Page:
Francisco Liriano—-Warning signs?
In light of recent developments, Bullpen Mechanics checks out Francisco Liriano
Here is a clip of Liriano that starts a few frames before getting to the top of the knee lift.
In a word, excellent. Knee stats descending into footplant on frame 4. He’ll release on 26. He uses momentum well, as he picks up speed with an aggressive move towards the plate. Again, excellent. Controlled fury…..
Again, excellent. Quick, aggressive, short. Yes, yes, and yes. He starts “picking up” the ball at frame 15 and releases at 26. 11 frames from picking up the ball to release is friggin quick.Frame 20
—Look at that position. You will see a still shot of this position later. WOW!! Look at the level of horizontal loading of the arm. In other words, he reaches back well. Not towards 2nd base, but towards 3rd base. Also note the elbow above the arm. Love it. It might actually be a little too high. I could be nitpicking, never mind.
Stop me if you’ve heard this one—-yeah, excellent. If you were to draw a straight vertical line through the outside of his butt, you would see that his butt moves to the right throughout his motion. What’s happening here? He’s “sitting down.” He’s engaging the hips, using his body as a unit to control his mass more efficiently.
Also, the more and more I look at it, the more and more I’m pleased with how seemingly quiet his front side is.
—He doesn’t have the separation between upper and lower body as a lot of power guys. His hips lead, but it seems like he rotates upper and lower body as a unit more than a lot of power pitchers. Also note how ridiculously quick frames 22 through 26 are.
Powerful. At full speed it seems like he flails away. On video, he is very much under control. At release, which I’ll show with a side shot, his glove arm is firm and out front. This helps reduce shoulder injury risk. Frames 26-28 show the little extra oomph he has. Notice how his left shoulder seems to bow forward after release. Some pitchers do it better than this (Billy Wagner, for example), however, this is a good example of an aggressive finish.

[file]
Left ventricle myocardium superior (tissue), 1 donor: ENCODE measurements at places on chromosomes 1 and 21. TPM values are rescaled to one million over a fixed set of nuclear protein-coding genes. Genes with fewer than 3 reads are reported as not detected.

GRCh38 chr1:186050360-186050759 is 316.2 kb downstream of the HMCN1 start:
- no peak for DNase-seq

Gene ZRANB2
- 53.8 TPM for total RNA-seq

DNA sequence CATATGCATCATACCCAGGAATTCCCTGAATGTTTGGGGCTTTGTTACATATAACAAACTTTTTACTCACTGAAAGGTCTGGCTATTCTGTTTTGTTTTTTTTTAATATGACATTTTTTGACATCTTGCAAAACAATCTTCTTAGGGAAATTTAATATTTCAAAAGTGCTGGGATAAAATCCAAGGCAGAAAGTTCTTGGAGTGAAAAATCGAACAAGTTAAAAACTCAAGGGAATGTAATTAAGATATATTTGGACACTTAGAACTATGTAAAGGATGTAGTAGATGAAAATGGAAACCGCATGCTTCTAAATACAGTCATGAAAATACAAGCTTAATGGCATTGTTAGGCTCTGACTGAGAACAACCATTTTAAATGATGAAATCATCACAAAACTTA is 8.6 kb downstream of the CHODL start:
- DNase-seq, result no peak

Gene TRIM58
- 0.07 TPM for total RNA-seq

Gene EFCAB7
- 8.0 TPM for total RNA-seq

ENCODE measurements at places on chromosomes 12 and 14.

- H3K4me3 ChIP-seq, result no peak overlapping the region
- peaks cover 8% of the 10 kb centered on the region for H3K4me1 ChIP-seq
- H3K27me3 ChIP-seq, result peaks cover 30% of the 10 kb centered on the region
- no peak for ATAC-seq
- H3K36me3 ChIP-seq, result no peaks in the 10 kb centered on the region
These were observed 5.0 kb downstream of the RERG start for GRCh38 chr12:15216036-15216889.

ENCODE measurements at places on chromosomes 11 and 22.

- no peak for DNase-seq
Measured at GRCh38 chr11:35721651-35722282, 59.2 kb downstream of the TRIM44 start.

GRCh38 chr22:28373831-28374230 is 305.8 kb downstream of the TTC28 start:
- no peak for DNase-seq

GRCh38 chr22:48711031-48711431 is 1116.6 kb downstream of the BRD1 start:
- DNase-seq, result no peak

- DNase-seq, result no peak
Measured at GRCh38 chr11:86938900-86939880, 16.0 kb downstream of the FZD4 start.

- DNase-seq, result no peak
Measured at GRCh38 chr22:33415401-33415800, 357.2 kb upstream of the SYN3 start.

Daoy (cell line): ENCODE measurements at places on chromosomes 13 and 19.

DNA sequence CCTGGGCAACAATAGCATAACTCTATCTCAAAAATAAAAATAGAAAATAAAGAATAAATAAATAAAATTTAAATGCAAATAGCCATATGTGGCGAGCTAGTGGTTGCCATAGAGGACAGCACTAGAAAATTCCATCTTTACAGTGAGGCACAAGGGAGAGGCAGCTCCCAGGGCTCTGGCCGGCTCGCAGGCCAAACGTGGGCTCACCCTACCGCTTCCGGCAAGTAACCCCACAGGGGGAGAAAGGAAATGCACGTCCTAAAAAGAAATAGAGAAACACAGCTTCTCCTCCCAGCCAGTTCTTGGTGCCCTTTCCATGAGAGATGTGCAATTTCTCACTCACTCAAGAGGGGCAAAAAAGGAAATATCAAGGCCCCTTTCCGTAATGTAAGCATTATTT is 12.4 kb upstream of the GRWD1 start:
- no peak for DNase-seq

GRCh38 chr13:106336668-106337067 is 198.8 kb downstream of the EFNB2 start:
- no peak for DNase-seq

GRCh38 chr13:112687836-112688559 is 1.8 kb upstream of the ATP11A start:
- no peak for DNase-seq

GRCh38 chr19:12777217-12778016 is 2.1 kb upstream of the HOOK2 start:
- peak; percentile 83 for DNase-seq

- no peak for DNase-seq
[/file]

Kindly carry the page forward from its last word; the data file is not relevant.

I cut it out, however, after release, his left leg does the violent swing that Pedro was known for. It is indicative of aggressive, rotational fury.
SO WHAT’S UP WITH HIS ELBOW?
Sorry to say this, but I don’t know. I don’t know if anyone knows at this point how/if his mechanics contribute to elbow problems. He is certainly an “elbowy” thrower of the baseball. He has a short-armish motion which some believe lead to elbow issues. That said, his excellent arm action is a major factor in how well his arm does what it needs to do. He certainly loves to throw his slider. Some say the slider puts more stress on the arm if done incorrectly. Some say it doesn’t matter. I can be convinced either way, although I’m more inclined to believe that sliders do hurt the arm.
What do I think happened?
I have this theory. I believe that pitchers who pick up velocity in a short time span are more prone to elbow injury. Those ligaments probably aren’t ready (haven’t been trained enough) to throw the ball that hard and that often without repercussions. I honestly don’t know how long Liriano has been throwing at 93-97 mph, however, it seems like it is a contributing factor. The slider factor can’t help either.
Also, Liriano is young. It’s a young arm we’re talking about here.
So, what to do from here?
Leave the kid alone.Note to the Twins:
Forget this ever happened. Change nothing. Don’t slow him down. Don’t have his arm action get longer. This is a fluke injury. His arm is getting used to the new stresses he is putting on it. If anything, work on making the ligaments stronger. Train the elbow to handle those new loads and more.
SOME STILL SHOTS OF LIRIANO AT DIFFERENT POINTS IN HIS MOTION
Posted: September 20, 2006 at 02:50 AM | 52 comment(s)